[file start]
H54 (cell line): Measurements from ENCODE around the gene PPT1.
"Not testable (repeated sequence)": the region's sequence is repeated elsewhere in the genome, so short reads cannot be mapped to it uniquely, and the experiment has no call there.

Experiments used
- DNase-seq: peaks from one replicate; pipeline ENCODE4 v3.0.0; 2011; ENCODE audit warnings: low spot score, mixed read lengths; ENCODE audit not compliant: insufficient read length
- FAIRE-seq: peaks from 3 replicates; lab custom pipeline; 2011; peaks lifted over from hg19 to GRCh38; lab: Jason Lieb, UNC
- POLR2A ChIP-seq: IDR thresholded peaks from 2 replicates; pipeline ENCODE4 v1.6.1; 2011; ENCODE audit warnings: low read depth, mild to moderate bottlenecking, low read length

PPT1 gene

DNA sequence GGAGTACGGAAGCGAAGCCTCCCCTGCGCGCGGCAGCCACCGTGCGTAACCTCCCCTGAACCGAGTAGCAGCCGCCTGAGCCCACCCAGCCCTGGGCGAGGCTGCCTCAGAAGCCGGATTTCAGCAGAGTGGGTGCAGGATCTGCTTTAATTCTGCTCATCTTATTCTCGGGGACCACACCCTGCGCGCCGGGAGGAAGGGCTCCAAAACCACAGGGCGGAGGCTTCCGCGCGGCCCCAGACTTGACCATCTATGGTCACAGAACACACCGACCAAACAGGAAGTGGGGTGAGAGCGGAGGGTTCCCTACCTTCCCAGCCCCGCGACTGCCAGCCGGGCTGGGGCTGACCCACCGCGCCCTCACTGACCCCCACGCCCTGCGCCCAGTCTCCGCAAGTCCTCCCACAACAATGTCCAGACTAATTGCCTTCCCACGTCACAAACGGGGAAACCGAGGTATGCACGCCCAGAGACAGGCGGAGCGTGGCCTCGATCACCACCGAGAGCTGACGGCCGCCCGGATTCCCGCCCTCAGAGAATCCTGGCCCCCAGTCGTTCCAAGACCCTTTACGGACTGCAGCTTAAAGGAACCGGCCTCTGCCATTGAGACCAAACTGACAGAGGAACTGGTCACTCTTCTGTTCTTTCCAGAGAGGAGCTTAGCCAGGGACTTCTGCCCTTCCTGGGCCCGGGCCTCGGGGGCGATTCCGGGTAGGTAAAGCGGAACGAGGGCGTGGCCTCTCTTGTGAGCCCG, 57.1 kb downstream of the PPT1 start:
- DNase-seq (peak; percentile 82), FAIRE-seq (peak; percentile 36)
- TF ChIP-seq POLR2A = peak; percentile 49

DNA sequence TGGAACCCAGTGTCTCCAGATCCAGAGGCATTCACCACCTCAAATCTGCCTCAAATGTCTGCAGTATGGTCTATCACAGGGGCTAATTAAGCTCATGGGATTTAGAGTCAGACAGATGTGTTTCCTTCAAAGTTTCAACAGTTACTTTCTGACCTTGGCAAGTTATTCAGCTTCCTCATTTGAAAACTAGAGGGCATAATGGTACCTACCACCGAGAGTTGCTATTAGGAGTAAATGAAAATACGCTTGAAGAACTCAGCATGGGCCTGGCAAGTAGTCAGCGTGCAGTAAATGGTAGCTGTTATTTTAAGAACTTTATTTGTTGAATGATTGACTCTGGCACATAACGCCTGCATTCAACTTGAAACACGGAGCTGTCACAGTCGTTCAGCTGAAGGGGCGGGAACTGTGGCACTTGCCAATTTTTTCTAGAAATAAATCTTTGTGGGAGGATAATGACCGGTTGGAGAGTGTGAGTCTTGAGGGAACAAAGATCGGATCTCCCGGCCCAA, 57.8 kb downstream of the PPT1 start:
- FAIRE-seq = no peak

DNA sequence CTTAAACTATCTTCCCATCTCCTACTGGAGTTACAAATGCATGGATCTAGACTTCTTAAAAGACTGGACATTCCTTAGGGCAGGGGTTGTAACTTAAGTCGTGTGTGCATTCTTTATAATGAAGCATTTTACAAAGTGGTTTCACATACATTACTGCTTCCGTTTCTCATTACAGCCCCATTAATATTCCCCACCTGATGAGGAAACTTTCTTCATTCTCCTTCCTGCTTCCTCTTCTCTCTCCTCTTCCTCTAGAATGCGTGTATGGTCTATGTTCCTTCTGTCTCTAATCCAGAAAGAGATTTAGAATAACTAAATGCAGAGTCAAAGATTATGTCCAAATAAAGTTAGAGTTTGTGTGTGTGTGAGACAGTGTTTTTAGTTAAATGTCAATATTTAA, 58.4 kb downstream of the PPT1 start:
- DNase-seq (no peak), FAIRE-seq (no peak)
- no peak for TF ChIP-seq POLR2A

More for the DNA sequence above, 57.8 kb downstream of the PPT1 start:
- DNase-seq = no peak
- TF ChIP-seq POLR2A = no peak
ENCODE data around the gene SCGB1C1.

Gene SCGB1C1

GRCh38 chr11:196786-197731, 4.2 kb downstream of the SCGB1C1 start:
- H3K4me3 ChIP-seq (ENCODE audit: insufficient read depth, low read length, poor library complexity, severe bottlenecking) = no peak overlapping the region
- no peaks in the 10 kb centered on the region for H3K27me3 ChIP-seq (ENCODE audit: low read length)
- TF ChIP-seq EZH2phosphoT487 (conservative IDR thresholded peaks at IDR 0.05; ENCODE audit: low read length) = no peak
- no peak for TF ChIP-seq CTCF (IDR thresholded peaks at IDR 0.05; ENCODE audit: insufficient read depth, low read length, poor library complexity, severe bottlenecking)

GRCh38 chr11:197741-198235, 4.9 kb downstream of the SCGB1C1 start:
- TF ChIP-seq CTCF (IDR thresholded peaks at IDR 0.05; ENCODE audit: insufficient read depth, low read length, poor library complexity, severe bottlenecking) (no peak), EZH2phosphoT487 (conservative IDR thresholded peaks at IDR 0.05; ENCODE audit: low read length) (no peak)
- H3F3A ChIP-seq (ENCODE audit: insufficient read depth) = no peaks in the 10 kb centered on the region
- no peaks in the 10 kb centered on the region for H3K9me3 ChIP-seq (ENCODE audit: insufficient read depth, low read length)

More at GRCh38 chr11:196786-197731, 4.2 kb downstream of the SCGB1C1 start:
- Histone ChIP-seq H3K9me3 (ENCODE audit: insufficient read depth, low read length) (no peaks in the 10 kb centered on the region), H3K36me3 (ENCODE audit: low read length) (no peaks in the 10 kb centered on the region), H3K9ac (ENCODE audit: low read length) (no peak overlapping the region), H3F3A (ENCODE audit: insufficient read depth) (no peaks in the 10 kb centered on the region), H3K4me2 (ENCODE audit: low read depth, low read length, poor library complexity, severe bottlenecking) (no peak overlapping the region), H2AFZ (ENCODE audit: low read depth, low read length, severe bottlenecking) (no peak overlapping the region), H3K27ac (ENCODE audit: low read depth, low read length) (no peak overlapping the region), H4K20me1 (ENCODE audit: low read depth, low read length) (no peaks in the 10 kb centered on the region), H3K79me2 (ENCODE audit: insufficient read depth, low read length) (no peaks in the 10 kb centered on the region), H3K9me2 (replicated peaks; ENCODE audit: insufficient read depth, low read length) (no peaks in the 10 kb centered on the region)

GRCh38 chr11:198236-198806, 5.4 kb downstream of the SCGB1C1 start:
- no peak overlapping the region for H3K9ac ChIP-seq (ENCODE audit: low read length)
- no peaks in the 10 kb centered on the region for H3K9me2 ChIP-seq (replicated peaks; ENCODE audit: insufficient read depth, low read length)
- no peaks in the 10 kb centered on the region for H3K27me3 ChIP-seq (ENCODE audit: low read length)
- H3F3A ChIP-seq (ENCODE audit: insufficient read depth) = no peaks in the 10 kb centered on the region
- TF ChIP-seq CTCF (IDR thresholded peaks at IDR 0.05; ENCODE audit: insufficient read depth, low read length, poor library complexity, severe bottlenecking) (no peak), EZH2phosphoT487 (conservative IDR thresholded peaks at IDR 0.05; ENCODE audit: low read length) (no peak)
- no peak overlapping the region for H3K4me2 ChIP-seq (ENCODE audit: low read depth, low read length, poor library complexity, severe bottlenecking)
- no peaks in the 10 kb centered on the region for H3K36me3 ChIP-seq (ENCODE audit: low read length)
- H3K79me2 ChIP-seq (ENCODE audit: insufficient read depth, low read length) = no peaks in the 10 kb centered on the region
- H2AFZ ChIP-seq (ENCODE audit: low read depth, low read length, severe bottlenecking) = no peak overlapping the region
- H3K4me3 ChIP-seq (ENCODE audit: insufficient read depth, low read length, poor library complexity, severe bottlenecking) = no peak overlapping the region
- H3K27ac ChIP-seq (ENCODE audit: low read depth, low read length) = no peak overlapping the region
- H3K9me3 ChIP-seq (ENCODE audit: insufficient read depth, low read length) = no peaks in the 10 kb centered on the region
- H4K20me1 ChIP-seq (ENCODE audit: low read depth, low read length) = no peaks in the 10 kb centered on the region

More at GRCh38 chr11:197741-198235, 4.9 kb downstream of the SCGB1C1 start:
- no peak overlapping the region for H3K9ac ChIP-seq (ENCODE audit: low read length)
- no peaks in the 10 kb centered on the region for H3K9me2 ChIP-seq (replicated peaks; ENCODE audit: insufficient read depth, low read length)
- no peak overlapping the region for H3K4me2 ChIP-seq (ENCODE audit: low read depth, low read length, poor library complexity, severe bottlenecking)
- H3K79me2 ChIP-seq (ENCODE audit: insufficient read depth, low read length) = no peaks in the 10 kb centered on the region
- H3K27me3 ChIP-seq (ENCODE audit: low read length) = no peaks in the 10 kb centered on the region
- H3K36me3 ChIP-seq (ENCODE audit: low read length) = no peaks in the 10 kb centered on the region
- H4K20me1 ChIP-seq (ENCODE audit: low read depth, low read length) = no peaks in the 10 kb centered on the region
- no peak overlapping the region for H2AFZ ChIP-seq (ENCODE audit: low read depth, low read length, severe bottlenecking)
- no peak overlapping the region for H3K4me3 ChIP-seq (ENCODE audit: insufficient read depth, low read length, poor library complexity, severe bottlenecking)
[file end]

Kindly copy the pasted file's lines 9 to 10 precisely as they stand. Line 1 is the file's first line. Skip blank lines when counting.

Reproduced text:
- DNase-seq (peak; percentile 82), FAIRE-seq (peak; percentile 36)
- TF ChIP-seq POLR2A = peak; percentile 49